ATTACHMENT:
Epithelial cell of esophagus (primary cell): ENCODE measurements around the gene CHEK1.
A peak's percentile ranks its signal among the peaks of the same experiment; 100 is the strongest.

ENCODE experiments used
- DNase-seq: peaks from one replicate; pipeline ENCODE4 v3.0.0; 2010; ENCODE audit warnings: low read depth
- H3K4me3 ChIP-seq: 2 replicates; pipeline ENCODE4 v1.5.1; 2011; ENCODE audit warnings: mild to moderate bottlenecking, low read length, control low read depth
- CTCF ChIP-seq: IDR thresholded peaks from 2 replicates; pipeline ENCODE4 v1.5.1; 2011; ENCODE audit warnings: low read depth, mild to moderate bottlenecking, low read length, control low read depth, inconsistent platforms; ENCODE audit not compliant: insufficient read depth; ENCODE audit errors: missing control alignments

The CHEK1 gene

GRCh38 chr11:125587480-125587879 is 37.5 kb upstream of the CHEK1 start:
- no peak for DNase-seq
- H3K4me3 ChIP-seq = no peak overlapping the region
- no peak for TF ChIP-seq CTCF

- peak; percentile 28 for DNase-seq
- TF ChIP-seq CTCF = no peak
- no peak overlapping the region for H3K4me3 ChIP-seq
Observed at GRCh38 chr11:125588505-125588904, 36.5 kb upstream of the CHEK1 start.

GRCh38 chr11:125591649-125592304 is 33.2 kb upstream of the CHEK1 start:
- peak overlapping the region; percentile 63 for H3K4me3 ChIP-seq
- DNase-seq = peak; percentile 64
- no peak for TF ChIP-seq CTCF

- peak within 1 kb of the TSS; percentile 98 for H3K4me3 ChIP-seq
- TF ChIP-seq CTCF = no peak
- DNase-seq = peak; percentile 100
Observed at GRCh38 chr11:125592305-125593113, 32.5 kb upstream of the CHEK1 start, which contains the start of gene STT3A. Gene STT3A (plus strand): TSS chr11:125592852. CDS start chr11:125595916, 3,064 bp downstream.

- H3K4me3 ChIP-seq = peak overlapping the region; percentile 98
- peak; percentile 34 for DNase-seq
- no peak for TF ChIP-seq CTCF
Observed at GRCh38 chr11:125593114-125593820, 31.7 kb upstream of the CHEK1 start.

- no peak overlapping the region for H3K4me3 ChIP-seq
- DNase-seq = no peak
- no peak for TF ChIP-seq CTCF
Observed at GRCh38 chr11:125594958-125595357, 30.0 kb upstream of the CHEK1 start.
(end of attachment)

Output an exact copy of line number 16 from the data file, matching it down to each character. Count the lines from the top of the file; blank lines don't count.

GRCh38 chr11:125591649-125592304 is 33.2 kb upstream of the CHEK1 start: